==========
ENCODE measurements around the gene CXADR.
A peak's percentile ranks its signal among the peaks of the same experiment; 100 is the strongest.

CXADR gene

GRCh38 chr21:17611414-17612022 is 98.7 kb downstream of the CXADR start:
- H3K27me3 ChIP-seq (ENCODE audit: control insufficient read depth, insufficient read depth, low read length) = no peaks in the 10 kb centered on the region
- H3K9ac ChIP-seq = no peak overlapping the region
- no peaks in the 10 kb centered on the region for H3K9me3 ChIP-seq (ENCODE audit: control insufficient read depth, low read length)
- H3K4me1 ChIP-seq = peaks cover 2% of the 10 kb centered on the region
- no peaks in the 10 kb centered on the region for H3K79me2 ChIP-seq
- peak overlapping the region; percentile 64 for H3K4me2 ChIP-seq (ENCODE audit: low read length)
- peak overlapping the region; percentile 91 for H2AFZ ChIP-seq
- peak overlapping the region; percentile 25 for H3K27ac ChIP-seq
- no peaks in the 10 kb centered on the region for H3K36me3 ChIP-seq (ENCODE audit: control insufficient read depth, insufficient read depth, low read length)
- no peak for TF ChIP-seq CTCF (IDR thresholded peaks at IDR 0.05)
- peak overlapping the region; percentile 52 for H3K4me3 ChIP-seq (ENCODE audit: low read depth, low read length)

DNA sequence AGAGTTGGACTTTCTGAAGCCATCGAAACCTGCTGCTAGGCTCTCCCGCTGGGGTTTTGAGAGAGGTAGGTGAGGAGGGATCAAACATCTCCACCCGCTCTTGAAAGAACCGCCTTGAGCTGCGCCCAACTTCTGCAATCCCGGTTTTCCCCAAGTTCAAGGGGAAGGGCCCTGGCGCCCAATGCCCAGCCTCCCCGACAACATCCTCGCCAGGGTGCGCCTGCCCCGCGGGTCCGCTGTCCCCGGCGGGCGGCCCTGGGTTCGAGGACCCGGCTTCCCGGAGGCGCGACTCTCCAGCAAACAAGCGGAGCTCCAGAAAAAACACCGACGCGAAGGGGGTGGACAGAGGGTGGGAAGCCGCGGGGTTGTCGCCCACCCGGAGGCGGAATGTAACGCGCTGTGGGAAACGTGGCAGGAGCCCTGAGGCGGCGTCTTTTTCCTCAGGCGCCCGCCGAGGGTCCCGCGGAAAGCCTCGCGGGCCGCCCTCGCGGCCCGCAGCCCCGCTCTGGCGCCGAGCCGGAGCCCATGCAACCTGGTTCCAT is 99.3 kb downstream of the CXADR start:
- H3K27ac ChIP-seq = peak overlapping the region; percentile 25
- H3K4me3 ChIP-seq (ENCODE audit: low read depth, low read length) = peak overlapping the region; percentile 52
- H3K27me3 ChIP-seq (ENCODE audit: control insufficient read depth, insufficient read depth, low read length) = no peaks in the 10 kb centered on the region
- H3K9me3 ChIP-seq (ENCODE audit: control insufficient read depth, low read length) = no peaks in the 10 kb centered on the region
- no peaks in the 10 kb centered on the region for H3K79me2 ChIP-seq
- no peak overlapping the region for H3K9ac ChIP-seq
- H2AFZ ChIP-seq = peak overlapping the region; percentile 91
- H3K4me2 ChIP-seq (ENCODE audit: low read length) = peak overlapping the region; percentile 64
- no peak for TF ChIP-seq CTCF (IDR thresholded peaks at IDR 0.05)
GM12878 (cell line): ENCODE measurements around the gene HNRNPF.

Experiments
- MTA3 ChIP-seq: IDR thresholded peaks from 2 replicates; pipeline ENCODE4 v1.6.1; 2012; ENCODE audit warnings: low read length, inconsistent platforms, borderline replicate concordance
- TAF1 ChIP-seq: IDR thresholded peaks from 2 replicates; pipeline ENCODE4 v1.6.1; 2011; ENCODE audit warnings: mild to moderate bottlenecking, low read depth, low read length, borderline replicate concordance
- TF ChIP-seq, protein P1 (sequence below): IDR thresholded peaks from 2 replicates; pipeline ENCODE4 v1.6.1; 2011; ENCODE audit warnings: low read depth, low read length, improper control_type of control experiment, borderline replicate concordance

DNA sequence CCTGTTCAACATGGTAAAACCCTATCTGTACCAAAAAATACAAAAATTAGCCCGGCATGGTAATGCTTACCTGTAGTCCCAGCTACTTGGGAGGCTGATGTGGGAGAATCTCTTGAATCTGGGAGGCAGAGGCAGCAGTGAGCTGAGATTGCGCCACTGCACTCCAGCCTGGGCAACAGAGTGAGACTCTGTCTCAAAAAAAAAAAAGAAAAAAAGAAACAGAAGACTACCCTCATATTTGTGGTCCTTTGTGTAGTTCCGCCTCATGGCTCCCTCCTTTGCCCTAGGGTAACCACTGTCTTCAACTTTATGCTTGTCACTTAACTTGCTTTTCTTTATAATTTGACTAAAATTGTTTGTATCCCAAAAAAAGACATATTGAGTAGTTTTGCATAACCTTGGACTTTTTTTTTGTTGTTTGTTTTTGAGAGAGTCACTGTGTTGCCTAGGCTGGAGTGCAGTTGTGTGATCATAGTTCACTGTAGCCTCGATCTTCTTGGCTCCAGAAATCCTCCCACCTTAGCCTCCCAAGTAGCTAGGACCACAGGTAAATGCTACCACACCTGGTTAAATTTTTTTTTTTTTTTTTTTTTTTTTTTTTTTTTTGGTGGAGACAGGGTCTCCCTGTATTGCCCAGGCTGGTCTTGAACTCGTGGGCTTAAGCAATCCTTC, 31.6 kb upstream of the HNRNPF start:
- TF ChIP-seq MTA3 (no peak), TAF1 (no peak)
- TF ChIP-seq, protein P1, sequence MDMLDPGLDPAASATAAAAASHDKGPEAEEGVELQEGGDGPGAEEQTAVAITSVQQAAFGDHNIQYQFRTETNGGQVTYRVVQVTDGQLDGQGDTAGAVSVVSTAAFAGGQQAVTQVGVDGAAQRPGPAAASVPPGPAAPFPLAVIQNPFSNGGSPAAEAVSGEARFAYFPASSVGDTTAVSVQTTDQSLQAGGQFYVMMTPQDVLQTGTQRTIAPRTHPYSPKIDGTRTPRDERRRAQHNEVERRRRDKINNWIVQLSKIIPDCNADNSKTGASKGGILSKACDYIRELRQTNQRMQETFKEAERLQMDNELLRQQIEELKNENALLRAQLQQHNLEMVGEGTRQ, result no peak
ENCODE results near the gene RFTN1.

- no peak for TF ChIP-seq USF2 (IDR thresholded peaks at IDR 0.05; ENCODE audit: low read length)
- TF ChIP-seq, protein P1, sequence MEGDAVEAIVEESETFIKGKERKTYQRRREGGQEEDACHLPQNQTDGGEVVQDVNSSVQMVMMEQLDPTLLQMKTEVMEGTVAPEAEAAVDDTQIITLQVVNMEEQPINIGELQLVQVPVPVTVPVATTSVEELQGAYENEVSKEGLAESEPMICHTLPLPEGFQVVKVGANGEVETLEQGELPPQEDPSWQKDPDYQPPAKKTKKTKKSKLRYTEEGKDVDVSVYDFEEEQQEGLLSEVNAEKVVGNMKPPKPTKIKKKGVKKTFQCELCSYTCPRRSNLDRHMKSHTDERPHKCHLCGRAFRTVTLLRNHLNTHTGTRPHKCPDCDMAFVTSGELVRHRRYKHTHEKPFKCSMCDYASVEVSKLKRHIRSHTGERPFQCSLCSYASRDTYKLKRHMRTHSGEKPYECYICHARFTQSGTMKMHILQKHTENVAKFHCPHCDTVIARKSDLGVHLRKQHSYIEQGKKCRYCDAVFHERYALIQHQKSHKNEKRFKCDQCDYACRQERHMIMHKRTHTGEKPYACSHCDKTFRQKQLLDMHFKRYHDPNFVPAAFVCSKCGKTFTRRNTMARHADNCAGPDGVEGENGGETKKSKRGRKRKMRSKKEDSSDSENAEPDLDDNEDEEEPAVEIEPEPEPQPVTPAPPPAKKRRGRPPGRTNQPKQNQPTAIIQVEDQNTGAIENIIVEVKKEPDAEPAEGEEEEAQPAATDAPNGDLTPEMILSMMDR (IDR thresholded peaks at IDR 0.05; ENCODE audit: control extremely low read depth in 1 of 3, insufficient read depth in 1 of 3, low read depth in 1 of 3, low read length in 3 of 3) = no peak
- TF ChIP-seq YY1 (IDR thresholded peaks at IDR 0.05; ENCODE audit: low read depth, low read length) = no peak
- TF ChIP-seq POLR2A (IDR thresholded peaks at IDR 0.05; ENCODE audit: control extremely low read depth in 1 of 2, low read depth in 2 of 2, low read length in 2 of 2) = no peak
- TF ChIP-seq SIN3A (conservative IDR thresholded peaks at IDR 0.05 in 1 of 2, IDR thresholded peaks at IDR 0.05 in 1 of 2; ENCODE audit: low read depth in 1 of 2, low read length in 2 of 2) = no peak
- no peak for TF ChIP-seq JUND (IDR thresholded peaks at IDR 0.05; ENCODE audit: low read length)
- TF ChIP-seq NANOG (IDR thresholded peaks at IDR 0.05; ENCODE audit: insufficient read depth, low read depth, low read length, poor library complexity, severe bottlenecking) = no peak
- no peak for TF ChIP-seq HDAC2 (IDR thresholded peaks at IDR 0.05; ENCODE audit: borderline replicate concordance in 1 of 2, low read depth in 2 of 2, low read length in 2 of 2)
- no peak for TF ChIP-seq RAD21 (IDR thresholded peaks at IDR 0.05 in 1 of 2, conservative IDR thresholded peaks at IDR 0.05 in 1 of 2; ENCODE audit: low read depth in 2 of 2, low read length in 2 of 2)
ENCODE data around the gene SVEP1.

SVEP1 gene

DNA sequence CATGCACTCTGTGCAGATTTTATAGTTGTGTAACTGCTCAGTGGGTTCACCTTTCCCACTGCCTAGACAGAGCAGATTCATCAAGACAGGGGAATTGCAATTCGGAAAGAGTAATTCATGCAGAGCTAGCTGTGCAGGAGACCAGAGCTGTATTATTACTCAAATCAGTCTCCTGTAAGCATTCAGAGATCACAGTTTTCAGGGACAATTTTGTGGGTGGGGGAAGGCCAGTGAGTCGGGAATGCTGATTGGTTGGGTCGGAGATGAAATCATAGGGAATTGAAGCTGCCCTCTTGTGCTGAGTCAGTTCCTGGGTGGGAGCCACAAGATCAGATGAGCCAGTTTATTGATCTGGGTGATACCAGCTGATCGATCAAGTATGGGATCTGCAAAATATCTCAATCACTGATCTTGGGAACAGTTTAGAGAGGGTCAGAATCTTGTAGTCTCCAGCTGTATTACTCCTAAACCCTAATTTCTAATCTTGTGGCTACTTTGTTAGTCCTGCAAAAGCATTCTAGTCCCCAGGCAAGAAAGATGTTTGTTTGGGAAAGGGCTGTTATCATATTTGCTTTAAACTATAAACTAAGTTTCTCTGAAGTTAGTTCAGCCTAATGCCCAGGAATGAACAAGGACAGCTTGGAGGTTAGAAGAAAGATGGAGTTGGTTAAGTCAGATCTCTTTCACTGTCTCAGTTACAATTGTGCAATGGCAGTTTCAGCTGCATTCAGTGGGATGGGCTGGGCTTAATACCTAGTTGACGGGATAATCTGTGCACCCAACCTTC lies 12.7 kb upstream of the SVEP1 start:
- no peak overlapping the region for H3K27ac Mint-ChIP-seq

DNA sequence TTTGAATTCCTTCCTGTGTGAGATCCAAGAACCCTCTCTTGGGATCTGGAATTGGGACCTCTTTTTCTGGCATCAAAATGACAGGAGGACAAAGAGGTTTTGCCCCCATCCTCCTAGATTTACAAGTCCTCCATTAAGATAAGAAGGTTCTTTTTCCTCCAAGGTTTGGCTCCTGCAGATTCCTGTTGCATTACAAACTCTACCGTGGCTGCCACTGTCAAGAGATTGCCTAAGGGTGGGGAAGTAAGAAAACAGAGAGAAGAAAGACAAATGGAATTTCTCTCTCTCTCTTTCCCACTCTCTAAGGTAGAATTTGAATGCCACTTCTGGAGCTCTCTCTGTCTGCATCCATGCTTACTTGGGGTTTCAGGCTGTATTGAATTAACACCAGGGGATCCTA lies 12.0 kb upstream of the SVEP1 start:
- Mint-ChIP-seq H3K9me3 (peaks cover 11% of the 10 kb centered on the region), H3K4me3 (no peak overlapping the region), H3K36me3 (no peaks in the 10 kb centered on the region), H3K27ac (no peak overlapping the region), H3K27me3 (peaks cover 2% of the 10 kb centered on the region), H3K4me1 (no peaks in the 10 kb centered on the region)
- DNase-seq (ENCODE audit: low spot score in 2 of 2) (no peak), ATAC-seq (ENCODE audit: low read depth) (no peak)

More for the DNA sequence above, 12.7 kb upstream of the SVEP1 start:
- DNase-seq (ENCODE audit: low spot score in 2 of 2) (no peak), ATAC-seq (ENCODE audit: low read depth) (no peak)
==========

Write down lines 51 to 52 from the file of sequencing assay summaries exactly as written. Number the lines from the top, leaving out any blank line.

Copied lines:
More for the DNA sequence above, 12.7 kb upstream of the SVEP1 start:
- DNase-seq (ENCODE audit: low spot score in 2 of 2) (no peak), ATAC-seq (ENCODE audit: low read depth) (no peak)